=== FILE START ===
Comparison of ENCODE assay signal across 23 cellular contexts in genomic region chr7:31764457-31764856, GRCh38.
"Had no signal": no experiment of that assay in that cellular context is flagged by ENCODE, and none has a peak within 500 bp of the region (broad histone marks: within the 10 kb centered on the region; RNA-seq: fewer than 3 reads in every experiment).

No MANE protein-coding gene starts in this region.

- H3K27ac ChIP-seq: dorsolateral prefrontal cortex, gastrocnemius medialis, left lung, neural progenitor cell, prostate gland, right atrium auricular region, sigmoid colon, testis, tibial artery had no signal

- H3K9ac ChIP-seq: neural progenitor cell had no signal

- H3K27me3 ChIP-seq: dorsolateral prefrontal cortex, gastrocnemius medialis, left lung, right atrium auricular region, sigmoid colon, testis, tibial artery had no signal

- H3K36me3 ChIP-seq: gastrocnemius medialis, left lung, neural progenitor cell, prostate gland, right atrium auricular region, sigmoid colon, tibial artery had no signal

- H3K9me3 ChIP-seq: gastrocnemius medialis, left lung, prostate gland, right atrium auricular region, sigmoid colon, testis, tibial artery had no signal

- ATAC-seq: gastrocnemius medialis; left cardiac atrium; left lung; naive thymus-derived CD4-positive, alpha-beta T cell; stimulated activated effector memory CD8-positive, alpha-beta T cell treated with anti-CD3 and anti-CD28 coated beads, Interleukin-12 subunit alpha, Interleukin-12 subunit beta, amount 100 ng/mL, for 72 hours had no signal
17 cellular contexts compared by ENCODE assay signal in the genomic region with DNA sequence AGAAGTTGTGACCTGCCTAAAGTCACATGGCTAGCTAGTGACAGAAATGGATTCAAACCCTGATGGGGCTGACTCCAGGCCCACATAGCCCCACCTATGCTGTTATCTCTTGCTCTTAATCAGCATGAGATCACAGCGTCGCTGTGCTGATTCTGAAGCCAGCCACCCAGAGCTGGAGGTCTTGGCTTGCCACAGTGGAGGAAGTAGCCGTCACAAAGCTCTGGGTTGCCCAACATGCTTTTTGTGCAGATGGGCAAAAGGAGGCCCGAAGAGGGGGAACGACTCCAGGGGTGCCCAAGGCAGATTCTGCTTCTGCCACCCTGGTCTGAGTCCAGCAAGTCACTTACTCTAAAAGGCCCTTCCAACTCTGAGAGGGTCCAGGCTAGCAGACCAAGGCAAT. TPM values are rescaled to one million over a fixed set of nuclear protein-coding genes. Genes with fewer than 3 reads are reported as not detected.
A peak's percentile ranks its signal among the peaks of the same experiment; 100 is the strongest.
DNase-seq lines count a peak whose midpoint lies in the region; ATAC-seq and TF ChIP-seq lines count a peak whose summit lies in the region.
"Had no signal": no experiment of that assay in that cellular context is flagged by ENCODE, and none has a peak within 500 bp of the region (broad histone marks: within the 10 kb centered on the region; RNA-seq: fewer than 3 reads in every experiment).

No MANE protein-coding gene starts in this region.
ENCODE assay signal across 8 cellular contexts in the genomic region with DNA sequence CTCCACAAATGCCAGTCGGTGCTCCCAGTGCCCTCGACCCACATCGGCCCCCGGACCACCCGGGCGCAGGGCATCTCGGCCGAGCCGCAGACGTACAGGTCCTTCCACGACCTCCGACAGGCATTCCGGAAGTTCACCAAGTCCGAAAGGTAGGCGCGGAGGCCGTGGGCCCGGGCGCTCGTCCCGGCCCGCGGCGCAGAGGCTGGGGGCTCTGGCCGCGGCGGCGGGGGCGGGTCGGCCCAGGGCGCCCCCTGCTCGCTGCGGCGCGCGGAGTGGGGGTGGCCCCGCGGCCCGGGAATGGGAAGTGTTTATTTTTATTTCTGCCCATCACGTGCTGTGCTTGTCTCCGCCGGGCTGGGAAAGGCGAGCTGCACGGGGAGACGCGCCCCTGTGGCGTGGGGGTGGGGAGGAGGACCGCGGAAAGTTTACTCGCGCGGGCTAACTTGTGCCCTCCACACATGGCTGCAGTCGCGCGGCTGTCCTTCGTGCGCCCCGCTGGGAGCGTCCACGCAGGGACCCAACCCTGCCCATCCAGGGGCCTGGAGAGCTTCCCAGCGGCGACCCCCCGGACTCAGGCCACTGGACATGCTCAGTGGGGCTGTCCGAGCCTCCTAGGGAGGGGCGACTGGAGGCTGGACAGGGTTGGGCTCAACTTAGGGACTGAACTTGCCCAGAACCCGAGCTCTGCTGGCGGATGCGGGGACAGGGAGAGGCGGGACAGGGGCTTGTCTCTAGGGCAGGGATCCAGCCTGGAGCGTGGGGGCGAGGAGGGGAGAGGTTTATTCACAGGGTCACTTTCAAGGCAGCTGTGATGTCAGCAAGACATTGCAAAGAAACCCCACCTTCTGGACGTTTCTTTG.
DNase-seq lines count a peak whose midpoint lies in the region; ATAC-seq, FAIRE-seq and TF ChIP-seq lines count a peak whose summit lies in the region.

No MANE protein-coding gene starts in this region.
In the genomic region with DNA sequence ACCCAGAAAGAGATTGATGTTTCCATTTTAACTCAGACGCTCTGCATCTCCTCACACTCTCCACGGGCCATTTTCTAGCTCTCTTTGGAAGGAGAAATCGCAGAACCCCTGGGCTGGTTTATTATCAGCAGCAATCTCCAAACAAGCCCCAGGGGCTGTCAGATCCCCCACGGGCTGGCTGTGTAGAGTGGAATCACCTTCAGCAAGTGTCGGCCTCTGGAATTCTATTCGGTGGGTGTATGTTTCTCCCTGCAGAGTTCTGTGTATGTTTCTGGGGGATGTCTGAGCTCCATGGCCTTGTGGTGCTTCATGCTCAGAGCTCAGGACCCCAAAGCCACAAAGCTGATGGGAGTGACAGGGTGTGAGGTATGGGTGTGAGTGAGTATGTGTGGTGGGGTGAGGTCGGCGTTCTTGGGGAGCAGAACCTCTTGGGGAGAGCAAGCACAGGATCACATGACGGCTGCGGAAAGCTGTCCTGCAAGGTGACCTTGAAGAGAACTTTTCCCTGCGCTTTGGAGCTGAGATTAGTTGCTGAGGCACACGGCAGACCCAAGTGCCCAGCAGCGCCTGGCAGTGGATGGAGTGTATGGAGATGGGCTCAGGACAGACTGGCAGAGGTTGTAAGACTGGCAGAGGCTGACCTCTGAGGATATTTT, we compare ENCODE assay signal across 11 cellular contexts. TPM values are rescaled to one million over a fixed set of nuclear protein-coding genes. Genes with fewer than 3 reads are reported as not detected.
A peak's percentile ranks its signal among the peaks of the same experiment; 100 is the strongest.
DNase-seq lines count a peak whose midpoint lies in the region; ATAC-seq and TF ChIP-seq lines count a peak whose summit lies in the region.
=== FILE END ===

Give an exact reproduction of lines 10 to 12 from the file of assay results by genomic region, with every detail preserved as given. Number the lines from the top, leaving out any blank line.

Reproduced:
17 cellular contexts compared by ENCODE assay signal in the genomic region with DNA sequence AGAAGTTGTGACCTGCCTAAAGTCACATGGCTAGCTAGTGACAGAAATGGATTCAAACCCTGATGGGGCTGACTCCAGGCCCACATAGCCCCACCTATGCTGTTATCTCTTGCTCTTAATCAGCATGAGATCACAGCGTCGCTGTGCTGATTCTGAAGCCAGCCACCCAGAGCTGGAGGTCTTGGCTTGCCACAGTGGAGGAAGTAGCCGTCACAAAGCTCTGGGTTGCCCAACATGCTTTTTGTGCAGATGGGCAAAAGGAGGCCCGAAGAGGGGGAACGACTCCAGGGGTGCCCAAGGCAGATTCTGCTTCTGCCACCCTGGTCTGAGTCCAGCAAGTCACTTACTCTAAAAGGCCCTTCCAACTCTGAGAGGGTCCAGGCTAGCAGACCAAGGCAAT. TPM values are rescaled to one million over a fixed set of nuclear protein-coding genes. Genes with fewer than 3 reads are reported as not detected.
A peak's percentile ranks its signal among the peaks of the same experiment; 100 is the strongest.
DNase-seq lines count a peak whose midpoint lies in the region; ATAC-seq and TF ChIP-seq lines count a peak whose summit lies in the region.